I was giving a speech recently when I asked, as I often do, what people would like to spend more time doing. One young lady told me that she had a new home with a fireplace. The fireplace was a major reason she’d chosen the space. But she never seemed to make time for building a fire. Making a fire would only take a few minutes, but sitting and enjoying it seemed decadent, and there was always something else she could be doing.
Another woman near her nodded and made a similar point. She had a backyard—and never used it. It wasn’t a matter of time. It was that relaxing outside seemed lazy when the house needed cleaning, her inbox was full, and so forth. She used the G-word: guilt. Relaxing made her feel guilty. So what should she do?
It’s a problem many of us struggle with. We want to be productive. There are a million things we could be doing with our time—many of which are, objectively, good ways to be spending our hours. And so, when we have potential free time, we contaminate it by staring at the dirty dishes, checking our email, picking up the toys, and thinking about the errands we’re supposed to run.
While it would be nice if there were a simple button to push that would let people ditch the guilt, human nature doesn’t work like that. Instead, to enjoy leisure time more, I find it helpful to borrow a trick from the personal finance world. We can create separate time "accounts" for things that always get short shrift.
Budgeting experts often tell people to label separate savings accounts with their goals: you have retirement, of course, but then maybe there’s a Christmas fund and a vacation fund. Ideally, you fund all these automatically. Creating adequate categories reminds your brain that you’re making progress toward all your priorities, and keeps you from feeling guilty about putting, say, $100 toward your vacation fund in March, even though there are other things you could be doing with that cash.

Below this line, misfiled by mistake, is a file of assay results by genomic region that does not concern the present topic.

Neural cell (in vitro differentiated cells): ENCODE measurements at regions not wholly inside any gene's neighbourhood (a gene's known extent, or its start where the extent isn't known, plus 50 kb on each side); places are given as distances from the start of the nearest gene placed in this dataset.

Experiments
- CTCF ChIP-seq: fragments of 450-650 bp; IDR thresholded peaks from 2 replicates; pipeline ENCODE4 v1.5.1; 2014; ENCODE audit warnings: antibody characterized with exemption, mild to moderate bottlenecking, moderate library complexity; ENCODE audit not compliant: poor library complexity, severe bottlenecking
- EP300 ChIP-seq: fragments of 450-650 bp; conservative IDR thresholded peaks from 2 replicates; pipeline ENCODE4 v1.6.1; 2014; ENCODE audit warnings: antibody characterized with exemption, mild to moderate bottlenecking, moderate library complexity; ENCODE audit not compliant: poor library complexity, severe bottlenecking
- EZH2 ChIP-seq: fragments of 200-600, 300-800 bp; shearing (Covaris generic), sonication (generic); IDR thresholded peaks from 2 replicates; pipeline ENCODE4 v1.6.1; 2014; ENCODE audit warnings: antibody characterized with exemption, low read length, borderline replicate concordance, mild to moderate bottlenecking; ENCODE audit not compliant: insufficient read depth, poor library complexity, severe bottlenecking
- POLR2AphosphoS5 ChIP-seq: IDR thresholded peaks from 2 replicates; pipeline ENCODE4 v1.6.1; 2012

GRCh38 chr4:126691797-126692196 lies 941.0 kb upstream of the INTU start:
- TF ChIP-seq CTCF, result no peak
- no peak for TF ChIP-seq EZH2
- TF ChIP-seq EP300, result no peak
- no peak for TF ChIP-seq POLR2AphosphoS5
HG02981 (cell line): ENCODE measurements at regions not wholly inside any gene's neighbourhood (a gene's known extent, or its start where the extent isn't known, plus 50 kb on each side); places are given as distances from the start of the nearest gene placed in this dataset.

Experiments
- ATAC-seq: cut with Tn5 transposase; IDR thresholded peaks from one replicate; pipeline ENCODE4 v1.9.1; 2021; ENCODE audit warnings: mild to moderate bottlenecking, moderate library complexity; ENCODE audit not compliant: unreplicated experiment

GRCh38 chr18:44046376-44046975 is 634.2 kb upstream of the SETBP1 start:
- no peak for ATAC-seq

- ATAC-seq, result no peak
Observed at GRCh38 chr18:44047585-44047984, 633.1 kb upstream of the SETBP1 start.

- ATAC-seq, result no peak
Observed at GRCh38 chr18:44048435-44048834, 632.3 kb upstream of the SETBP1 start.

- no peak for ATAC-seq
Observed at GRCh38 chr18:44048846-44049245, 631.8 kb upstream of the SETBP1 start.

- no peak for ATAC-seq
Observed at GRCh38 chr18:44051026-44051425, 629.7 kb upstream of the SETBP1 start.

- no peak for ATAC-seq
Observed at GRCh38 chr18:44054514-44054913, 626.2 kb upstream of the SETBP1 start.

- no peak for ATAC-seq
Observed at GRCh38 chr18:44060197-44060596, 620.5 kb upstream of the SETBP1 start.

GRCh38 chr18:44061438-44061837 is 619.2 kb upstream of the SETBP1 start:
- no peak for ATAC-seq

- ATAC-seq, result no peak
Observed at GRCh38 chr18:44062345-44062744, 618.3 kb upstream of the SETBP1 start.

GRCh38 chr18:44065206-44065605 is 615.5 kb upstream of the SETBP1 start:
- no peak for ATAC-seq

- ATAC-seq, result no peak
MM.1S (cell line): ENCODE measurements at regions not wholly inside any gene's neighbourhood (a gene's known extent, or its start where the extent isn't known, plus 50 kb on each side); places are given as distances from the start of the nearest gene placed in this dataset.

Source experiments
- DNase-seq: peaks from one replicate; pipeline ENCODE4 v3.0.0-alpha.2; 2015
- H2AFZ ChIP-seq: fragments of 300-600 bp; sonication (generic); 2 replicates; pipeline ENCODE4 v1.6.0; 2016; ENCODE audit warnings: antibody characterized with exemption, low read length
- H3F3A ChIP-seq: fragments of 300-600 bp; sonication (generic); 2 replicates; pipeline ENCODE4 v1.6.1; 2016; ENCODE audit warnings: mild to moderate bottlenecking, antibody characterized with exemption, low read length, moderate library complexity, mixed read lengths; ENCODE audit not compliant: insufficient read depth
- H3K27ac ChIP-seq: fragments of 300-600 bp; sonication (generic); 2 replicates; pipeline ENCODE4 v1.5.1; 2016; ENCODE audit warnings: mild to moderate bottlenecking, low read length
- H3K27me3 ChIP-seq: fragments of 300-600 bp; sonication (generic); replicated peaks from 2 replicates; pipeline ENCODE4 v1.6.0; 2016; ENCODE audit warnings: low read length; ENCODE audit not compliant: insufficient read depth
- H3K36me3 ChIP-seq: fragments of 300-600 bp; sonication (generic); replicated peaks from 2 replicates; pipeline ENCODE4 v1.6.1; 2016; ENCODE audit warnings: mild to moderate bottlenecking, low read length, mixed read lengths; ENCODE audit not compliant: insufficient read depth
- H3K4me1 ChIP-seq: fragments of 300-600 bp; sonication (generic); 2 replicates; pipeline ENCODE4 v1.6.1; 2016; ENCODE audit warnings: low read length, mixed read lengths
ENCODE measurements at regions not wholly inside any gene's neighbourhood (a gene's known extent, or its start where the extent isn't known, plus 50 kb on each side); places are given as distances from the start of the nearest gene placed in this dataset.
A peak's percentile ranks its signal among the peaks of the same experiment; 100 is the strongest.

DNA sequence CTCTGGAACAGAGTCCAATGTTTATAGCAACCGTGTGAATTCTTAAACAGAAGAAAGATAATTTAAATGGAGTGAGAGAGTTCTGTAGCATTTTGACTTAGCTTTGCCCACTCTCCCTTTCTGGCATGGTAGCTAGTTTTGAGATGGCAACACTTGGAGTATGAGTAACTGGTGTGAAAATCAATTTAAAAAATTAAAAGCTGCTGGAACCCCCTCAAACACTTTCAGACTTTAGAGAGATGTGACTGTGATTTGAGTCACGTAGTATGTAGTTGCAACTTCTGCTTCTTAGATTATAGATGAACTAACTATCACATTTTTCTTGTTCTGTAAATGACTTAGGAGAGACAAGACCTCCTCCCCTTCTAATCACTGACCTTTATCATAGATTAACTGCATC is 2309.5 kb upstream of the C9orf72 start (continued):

Likewise, you can create a mental time budget for leisure. The woman with the under-used backyard could allot herself 15 minutes, four times a week, to just go outside and enjoy the space. That’s a mere hour of the 168 hours we all have each week. If she also created time budgets for her other priorities, she’d know that these would get done too, and so she wouldn’t feel guilty. She could even treat the 15 minutes as an assignment, with a chart on the wall she needed to check off. Had she done her 15 minutes of backyard downtime? Once it became an assignment, it would be out of the realm of guilt, and more into the realm of duty.
This may sound a little funny—turning leisure into something you judge yourself on. But here’s the thing: once you start learning to relax and enjoy yourself, it’s awfully addictive. When you start reveling in your downtime, the spillover benefits for the rest of your life will be so large that eventually the guilt will be a dim memory. It just takes a little while to get there. Giving yourself a leisure time budget helps nudge that process along.